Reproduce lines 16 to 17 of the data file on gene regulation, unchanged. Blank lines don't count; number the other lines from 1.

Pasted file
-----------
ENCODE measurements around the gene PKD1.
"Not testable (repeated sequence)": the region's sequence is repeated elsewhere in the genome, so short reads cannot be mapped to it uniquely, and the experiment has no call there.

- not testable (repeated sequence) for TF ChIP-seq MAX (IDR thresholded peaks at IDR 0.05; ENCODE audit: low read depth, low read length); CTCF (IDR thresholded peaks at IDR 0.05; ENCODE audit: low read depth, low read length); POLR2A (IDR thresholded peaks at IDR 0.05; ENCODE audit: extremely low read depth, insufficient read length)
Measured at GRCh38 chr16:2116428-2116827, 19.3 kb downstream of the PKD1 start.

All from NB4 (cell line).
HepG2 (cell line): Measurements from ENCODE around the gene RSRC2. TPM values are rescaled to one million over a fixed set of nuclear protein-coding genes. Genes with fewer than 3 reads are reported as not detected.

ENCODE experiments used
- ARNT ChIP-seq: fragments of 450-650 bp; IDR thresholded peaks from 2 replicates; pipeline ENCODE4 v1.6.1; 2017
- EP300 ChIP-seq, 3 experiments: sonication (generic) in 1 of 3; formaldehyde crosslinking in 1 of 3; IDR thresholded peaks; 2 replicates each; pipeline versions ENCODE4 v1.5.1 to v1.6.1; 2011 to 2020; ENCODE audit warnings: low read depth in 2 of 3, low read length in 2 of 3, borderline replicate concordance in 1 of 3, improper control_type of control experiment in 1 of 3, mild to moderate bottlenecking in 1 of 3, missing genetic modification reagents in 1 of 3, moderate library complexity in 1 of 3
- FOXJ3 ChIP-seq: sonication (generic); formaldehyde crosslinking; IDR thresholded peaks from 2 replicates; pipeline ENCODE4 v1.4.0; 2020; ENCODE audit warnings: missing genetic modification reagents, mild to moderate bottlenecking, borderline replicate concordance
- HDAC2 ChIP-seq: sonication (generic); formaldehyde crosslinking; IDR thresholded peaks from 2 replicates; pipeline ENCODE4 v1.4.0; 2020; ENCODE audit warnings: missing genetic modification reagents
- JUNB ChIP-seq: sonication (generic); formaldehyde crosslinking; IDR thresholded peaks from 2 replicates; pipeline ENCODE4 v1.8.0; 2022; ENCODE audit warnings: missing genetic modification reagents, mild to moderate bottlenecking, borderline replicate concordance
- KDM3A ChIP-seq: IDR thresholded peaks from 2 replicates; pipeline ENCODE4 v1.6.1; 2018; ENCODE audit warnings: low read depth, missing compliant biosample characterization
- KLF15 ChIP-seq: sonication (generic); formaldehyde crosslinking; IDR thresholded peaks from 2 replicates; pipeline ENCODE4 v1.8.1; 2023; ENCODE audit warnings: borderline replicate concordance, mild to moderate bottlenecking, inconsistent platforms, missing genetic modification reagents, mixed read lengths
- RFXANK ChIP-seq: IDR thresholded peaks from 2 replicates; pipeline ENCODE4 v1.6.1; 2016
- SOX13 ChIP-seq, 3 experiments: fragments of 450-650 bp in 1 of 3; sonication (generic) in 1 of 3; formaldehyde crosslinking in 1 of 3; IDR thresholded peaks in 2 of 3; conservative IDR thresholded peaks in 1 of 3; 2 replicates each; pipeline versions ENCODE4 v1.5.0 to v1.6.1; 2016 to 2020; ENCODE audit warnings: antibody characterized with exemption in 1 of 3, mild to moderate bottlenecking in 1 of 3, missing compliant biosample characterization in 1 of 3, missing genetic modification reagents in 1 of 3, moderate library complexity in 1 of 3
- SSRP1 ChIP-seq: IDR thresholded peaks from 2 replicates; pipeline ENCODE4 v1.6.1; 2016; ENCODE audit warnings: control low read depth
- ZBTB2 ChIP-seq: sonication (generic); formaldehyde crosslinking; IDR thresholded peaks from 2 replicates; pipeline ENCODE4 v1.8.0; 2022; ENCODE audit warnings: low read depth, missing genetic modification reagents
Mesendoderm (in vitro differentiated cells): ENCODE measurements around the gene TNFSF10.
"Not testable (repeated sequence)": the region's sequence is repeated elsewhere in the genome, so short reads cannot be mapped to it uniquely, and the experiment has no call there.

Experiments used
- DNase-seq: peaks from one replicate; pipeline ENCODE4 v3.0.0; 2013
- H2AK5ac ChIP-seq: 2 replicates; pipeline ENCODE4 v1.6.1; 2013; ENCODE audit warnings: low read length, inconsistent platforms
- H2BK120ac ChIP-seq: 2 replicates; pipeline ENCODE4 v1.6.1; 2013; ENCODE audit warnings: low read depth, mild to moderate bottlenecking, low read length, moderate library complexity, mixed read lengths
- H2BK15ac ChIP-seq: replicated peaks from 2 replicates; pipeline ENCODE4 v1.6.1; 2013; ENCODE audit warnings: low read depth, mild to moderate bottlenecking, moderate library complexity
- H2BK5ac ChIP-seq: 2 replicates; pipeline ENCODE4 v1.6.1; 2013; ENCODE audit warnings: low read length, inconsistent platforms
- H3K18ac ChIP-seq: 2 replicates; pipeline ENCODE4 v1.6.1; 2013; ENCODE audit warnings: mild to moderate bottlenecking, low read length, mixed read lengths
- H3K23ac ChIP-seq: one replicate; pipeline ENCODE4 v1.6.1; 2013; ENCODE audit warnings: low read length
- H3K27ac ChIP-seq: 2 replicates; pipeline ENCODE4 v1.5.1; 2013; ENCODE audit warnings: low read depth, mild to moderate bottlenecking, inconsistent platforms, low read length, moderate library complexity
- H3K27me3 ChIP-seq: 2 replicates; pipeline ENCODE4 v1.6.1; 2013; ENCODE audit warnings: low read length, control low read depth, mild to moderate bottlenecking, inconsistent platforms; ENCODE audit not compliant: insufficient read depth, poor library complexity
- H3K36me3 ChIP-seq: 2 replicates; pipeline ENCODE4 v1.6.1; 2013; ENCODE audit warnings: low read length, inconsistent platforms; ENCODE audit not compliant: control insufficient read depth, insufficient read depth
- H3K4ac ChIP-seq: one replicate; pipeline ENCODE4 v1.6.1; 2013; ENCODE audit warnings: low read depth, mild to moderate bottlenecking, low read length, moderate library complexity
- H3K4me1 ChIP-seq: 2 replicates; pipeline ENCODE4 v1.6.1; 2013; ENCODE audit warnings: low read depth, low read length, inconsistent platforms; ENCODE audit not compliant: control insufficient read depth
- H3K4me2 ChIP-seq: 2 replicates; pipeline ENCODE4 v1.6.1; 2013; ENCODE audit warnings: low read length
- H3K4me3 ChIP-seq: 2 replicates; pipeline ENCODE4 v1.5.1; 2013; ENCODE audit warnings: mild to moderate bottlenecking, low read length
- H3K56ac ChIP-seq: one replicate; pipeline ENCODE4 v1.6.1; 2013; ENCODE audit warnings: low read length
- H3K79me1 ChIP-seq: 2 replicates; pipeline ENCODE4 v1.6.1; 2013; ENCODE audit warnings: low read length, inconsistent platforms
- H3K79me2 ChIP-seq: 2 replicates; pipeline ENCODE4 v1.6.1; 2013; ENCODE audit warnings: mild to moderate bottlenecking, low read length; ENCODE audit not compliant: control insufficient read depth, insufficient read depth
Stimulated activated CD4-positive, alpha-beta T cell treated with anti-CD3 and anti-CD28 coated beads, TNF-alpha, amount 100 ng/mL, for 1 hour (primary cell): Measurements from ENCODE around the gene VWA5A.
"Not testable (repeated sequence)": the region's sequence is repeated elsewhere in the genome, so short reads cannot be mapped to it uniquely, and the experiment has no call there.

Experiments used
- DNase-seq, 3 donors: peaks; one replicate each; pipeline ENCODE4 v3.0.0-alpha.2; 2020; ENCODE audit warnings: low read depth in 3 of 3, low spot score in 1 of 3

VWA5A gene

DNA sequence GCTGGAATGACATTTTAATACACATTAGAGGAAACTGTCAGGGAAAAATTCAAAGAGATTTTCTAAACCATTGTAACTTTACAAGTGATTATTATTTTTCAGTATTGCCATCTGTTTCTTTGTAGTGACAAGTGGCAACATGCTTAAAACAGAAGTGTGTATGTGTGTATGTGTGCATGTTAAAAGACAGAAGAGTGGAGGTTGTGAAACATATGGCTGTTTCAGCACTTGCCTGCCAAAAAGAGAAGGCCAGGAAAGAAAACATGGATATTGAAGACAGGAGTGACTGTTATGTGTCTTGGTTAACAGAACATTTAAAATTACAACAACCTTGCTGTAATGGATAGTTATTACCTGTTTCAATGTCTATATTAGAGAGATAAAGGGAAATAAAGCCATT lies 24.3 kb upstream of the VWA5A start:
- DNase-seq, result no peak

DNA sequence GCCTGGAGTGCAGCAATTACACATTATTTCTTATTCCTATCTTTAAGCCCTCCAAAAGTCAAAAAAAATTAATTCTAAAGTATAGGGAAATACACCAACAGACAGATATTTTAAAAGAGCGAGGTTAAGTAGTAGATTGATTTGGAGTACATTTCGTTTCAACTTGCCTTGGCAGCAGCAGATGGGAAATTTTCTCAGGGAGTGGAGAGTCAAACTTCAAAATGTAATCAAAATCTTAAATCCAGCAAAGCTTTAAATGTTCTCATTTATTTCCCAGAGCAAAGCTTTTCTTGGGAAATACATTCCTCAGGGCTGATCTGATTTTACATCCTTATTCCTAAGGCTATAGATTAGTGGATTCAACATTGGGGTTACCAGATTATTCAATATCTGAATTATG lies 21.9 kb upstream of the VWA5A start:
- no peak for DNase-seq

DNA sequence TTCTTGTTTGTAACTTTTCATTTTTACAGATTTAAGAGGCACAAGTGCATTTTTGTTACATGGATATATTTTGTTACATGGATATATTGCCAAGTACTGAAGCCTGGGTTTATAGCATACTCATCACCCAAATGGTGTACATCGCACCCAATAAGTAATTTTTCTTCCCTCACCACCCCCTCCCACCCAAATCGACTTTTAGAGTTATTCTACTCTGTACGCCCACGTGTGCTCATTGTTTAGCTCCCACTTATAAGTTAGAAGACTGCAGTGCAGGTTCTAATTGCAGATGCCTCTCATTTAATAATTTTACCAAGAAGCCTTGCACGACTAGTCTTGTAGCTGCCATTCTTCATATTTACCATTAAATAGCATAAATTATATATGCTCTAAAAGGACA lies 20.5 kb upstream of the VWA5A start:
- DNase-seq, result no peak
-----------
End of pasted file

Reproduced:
- SOX13 ChIP-seq, 3 experiments: fragments of 450-650 bp in 1 of 3; sonication (generic) in 1 of 3; formaldehyde crosslinking in 1 of 3; IDR thresholded peaks in 2 of 3; conservative IDR thresholded peaks in 1 of 3; 2 replicates each; pipeline versions ENCODE4 v1.5.0 to v1.6.1; 2016 to 2020; ENCODE audit warnings: antibody characterized with exemption in 1 of 3, mild to moderate bottlenecking in 1 of 3, missing compliant biosample characterization in 1 of 3, missing genetic modification reagents in 1 of 3, moderate library complexity in 1 of 3
- SSRP1 ChIP-seq: IDR thresholded peaks from 2 replicates; pipeline ENCODE4 v1.6.1; 2016; ENCODE audit warnings: control low read depth